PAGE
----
Helder Holland Are Nice Fit

December 2, 2002
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HOLLAND — As the public face of Cunningham Dalman P.C., Jeffrey Helder represents one of the most time-tested and secure legal firms in Holland. With roots dating back nearly a century, the firm has grown up with Holland over the years, but like its home city, the growth has been slow and comfortable.

"We've never focused on growth," Helder said. "We've always focused on the needs of our clients. If they require us to grow then we do. If not, then we don't. We add people at a speed at which we feel comfortable."

Training new lawyers is a difficult task, the managing partner explained, and it's one that takes a great deal of time and effort. But hiring new lawyers is something his firm seldom does, mainly because losing lawyers is something Cunningham Dalman does even less. In Helder's 23 years with the firm, he has not seen a single lawyer leave to a competing firm, and has witnessed only one leave to pursue a business venture other than retirement.

Helder himself has not worked for any other firm save Cunningham Dalman, which he joined straight from his magna cum laude graduation at the University of Michigan's Law School.

"I was very fortunate to join the Dalman firm," he said. "A firm with the kind of firm culture it had. Ron Dalman has acted as a mentor for many young attorneys here. He's always been very willing to share his experience.

"This firm has given me great security, and so few people leave. I don't know how my life would have turned out if I had gone with a different firm."

When Helder originally came to the firm, it was known as Dalman, Murphy, Bidol, and Bouwens, for Ronald Dalman, Max Murphy, James Bidol and Joel Bouwens, all of whom are still with the firm. In 1991, the firm merged with another small Holland firm, Cunningham, Mulder and Breese, named for Gordon Cunningham, Andrew Mulder and Kenneth Breese.

The two firms had separately been among the most prestigious along the lakeshore. Dalman dated back to the 1920s while Cunningham's roots predated the turn of the century. Many well known lawyers have been associated with the two firms. Holland's city attorney has been a member of the Cunningham firm for nearly half a century, first with Gordon Cunningham's 30-year tenure and then with current City Attorney Andrew Mulder, who has held the post for 17 years.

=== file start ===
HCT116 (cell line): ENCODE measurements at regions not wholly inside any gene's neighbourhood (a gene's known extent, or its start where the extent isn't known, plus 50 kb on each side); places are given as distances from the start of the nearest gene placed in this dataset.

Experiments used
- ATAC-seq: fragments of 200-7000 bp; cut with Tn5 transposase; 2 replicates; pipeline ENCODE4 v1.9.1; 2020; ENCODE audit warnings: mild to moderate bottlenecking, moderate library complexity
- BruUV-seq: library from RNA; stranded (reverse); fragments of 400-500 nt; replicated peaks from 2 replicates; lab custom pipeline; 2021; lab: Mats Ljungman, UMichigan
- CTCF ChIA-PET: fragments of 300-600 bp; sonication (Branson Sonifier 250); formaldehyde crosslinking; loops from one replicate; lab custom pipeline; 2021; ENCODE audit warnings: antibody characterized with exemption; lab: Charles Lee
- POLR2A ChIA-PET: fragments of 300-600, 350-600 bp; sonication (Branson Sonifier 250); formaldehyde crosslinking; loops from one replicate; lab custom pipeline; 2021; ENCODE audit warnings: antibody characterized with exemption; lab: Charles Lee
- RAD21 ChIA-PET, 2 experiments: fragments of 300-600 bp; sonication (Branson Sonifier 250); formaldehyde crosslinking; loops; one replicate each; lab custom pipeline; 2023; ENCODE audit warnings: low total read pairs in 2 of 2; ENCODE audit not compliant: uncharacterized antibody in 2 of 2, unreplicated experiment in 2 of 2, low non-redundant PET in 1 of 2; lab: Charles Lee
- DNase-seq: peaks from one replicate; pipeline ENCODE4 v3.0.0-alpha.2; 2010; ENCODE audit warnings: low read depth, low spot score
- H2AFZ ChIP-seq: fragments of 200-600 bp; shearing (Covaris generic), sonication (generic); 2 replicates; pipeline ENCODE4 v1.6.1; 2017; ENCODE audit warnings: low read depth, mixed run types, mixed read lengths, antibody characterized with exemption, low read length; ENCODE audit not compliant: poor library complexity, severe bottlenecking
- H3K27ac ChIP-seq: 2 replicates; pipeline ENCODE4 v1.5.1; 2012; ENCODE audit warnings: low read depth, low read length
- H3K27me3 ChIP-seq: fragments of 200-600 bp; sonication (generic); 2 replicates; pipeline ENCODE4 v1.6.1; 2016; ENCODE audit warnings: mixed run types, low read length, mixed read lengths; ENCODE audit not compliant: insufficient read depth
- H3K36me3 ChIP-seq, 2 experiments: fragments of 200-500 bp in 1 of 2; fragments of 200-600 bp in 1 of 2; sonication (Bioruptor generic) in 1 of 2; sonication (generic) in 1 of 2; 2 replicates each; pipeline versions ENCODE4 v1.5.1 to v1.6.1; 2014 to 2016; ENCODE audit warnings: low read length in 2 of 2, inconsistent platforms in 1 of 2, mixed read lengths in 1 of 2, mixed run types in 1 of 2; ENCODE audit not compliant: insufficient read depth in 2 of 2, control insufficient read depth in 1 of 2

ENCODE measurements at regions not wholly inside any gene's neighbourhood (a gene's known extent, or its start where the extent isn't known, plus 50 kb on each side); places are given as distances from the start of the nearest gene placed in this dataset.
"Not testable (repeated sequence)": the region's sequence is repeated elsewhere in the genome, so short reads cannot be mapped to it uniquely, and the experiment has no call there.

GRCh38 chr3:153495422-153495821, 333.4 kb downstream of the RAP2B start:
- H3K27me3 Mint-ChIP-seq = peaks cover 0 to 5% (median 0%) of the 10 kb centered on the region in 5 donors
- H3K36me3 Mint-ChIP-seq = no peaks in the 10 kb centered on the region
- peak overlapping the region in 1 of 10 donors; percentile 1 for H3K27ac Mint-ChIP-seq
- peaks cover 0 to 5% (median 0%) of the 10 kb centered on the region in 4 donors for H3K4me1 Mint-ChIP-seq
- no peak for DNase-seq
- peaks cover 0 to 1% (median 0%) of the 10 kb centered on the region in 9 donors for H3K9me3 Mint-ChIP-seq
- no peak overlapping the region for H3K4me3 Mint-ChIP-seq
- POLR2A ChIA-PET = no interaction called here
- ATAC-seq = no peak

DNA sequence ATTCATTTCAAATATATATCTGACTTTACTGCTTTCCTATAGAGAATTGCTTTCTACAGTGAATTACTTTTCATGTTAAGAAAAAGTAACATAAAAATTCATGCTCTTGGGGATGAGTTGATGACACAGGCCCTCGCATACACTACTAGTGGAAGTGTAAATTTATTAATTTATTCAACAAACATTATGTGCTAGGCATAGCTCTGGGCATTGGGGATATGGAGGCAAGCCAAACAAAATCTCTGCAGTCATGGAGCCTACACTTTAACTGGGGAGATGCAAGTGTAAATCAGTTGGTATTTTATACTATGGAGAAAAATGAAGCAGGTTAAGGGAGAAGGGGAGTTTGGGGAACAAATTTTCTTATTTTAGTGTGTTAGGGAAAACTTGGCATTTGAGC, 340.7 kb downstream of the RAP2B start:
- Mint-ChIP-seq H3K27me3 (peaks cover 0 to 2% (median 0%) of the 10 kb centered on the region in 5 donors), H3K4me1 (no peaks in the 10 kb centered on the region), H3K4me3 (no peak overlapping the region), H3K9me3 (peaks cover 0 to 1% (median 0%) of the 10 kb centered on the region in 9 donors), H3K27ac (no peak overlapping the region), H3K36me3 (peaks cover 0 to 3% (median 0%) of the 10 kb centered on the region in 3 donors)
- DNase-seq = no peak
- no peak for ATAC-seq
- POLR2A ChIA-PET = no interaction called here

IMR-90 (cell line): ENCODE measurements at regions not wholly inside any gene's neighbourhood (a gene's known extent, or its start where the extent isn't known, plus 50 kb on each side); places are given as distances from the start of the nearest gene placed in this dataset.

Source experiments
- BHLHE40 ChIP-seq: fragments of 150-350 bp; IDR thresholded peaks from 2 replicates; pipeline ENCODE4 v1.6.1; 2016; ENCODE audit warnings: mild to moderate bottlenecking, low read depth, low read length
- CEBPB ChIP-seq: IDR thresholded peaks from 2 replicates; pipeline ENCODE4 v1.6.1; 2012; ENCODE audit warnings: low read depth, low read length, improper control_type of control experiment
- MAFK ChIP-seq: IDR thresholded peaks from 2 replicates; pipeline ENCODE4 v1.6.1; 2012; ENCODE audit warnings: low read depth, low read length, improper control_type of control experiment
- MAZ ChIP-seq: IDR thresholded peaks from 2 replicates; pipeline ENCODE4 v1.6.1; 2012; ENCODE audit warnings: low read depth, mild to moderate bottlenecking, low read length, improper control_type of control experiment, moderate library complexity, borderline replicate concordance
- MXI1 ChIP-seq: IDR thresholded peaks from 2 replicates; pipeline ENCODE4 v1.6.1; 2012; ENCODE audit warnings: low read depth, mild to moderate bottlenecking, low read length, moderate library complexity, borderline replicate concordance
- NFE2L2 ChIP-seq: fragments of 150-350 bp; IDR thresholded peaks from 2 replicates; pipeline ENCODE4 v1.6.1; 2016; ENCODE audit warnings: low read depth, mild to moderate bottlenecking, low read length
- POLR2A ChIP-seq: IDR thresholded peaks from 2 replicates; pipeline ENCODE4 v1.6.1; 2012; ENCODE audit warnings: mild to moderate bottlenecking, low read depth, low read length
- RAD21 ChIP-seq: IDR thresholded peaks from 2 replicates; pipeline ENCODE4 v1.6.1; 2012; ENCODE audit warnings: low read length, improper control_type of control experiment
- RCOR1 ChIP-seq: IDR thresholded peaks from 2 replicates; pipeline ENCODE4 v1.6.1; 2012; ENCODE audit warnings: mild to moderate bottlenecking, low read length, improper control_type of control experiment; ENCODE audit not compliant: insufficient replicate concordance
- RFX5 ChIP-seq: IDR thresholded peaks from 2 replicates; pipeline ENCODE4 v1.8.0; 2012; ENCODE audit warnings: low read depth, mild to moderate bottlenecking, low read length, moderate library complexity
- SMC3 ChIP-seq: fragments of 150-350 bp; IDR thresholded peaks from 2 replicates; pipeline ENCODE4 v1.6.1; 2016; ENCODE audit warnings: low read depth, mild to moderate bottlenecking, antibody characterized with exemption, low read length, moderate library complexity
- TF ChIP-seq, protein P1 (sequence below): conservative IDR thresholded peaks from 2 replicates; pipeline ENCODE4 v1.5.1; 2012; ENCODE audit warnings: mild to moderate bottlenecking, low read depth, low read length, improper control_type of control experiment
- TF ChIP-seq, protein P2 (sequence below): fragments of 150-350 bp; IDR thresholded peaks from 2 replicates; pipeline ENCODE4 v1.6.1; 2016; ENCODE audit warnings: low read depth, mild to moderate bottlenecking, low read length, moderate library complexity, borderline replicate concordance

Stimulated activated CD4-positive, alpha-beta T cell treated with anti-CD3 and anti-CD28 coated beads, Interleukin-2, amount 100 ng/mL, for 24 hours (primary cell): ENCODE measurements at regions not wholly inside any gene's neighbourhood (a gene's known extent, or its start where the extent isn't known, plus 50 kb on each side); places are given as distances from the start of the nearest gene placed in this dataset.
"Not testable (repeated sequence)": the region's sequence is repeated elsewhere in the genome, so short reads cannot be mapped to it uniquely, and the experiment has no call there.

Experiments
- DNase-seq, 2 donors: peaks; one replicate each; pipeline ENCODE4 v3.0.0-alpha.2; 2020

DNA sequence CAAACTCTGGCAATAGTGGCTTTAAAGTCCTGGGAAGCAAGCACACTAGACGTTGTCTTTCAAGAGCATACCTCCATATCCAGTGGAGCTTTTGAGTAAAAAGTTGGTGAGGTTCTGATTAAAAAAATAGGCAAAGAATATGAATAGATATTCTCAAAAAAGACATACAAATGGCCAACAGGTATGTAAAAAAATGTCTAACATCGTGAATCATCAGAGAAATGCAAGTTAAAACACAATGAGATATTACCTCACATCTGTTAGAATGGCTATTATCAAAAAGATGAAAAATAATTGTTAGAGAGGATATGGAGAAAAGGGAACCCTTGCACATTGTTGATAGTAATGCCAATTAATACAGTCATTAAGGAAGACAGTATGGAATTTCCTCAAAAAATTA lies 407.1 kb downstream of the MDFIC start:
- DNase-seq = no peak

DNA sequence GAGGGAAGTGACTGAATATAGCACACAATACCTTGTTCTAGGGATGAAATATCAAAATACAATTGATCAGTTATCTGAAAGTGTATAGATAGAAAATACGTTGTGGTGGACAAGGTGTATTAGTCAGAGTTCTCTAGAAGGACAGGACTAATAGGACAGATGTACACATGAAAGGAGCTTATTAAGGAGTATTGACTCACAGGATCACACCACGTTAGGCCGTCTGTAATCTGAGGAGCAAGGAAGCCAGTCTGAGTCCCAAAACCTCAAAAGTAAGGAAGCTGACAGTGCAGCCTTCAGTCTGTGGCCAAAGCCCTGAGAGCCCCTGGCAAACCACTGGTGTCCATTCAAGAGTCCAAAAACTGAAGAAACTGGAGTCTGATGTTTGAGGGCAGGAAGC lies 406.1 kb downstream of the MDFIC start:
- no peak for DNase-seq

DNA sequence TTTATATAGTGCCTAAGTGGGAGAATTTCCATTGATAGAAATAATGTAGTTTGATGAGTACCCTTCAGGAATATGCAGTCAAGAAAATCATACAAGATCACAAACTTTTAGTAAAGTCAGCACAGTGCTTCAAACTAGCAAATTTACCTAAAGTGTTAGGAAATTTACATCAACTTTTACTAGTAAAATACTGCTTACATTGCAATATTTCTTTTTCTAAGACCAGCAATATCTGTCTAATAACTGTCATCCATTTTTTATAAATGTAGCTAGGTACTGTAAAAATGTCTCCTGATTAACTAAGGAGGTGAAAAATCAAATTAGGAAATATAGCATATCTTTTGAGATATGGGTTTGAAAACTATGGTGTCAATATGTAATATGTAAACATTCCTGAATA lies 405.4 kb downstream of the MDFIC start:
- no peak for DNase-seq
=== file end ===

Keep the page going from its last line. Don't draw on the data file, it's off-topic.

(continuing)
The new professional corporation, Cunningham Dalman, enabled the firm to use internal referrals to satisfy almost any client needs. The firm now can offer services in banking and commercial law, bankruptcy, business and corporate law, domestic and employment relations, environmental law, estate planning, litigation, real estate, taxation and insurance defense, among other functions.

At the time of the merger, the firm had 15 attorneys; it has since grown to 17.

"Our size has allowed us to specialize more," Helder said. "We can still do as many things and more, but we specialize on a few areas to better serve our clients' needs."

Helder's expertise includes estate planning and business law, primarily business transactions and retirement planning.

"Most of our business is the small Holland businessman and the individual behind the business, which would also include things like estate planning and divorce," Helder sa

Over the years, Helder has seen quite a few changes, in Holland and the industry.

"We're happy to have grown with Holland," he said. "We're dealing with quite a few more extremely wealthy local people than we have in the past."

Some of Cunningham Dalman's larger clients include the City of Holland, the Holland Board of Public Works, Hope College, and non-corporate work for both Macatawa Bank and trucking company USF.

Helder will resign his position as managing partner this year. He has held the spot for five years, longer than any other partner.

"It's really only a figurehead position," he said. "The shareholders will choose a new managing partner, whose main function is to serve as a chairperson for the managing committee and work with the firm administrator to anticipate and solve problems.

"I've always enjoyed administrative work, that's why I did it for so long," he added. "But now I want to concentrate on just practicing law."

The duties of the managing partner were cut in half when a firm administrator was hired a few years ago. Now the managing partner's main duties include overseeing the firm administrator, personnel and supply needs.           

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